TALAS E-newsletter – October 12

Posted on October 12th, 2021
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Texas News
How George I. Sánchez helped dismantle Texas’ segregated schools for Latinos
Proponents of separation said it was necessary because Mexican Americans were not as smart as Anglo students, or were deficient in the English language. The former UT professor fought those claims.

By the 1940s, over 120 Texas school districts had segregated schools for Latino children.

“They didn’t openly tell you the truth… that is, we don’t want Mexican kids sitting next to Anglo kids,” historian Ricardo Romo said.

Texas’ ban on school mask mandates heads to federal court
Attorneys with Disability Rights Texas claim the ban violates law meant to protect students with disabilities.

School district leaders should have the right to make decisions about mask mandates based on the needs of their students and local coronavirus spread data, attorneys argued Wednesday in federal court.

Lawyers with Disability Rights Texas, who filed the first federal lawsuit over the ban in mid-August, allege that Gov. Greg Abbott’s prohibition on mask mandates puts students with disabilities at risk.

Black School Leaders Need Support as Rising Tensions Threaten Recruitment
All school leaders are under tremendous stress due to the pandemic, but Black school leaders are facing added pressure due to racial tensions amid backlash to critical race theory and other highly charged issues. If things continue as they are, Texas districts will not be able to retain Black school leaders or recruit the next generation from the teacher workforce.

For decades, Texas has taken effort to diversify school and district leadership to better reflect student demographics, but those gains will be lost if policymakers do not better protect Black leaders from attacks.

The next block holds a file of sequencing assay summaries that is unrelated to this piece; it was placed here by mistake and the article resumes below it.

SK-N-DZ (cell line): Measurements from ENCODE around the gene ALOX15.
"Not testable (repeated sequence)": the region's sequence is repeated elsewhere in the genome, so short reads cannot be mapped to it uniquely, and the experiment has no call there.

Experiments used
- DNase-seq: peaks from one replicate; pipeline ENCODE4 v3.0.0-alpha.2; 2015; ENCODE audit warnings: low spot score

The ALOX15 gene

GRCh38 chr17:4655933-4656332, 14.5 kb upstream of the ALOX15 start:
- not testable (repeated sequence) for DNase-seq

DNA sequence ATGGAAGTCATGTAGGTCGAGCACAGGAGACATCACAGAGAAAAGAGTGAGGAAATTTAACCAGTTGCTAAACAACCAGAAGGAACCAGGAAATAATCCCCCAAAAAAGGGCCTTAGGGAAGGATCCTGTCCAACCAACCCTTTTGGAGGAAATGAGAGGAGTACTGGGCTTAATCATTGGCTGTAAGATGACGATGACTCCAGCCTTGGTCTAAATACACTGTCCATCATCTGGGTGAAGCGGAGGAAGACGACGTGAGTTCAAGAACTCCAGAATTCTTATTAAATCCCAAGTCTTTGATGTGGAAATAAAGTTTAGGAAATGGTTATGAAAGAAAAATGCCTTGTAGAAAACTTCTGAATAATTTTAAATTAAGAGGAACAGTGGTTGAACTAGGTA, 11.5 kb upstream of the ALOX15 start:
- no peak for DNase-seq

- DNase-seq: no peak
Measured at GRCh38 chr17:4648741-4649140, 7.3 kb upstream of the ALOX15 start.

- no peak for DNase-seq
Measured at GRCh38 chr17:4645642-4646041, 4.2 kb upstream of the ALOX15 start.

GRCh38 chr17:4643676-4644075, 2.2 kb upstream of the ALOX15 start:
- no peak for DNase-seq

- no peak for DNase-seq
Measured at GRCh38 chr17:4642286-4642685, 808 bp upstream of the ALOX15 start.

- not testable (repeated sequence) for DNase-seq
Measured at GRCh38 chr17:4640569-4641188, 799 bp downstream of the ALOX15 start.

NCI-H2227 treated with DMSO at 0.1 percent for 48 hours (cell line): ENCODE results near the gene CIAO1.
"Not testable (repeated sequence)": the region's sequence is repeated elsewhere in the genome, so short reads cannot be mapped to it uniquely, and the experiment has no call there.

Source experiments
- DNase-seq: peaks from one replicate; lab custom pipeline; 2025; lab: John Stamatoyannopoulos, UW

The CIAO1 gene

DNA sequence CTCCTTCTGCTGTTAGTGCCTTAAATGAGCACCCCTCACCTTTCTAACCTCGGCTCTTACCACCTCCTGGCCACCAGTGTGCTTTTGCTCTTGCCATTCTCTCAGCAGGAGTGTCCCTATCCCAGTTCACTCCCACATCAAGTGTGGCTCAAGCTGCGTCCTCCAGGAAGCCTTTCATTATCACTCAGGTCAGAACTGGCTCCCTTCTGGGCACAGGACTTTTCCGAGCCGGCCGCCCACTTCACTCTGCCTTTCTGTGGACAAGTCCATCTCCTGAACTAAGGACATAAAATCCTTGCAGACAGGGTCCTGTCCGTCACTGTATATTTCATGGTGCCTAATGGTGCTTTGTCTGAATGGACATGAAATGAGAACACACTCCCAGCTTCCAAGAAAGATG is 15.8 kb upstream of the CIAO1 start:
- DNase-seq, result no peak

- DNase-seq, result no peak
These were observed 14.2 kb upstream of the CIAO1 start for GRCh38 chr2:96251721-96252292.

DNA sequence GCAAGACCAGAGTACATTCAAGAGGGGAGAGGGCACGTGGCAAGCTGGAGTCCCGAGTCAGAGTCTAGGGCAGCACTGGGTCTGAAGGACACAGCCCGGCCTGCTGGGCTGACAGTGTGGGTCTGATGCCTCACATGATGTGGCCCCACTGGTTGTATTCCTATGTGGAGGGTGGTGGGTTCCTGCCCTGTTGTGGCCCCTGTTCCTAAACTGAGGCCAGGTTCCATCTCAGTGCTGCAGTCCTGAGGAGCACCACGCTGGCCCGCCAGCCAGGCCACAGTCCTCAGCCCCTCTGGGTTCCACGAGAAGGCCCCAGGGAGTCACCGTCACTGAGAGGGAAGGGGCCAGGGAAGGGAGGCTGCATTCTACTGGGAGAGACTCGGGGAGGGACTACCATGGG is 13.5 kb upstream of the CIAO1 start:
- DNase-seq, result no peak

A COVID vaccine for young kids could be available soon. How could it change Texas school protocols?
The vaccine rates among older children has lagged so far, even as district leaders hinge hope on widely available shots

An infectious disease specialist pleaded with Richardson school trustees at their most recent meeting. Stay the course on mask mandates until vaccines are widely available for young children, he begged.

Masking is only a temporary measure and with vaccines coming soon for kids and continued declines in cases, the doctor said, the district can reevaluate the need for masks in coming months.

A Migrant Appears to Have Been Lynched in South Texas
The incident serves as a reminder that over the past two centuries, hundreds of migrants and Texans of Mexican descent have been murdered. 

The tragedy, at first, seemed a familiar one in the ragged brushlands of South Texas. Border Patrol agents late last week spotted a badly decomposing body in a patch of trees on a ranch in Brooks County, about an hour north of McAllen and the Mexican border. Nearly one hundred other migrants’ bodies had been discovered in the county this year, but this one was hanging from a noose that had been fashioned from the remains of a shirt and was tied to a limb on a rugged old oak tree. His head lolled to one side, and his feet were missing, perhaps eaten by coyotes or other animals. Some clothing was found folded nearby. So were identification cards for a Mexican male.

Upcoming Events
Official Launch of TALAS El Paso
October 27, 2021 at 6 pm–8 pm CST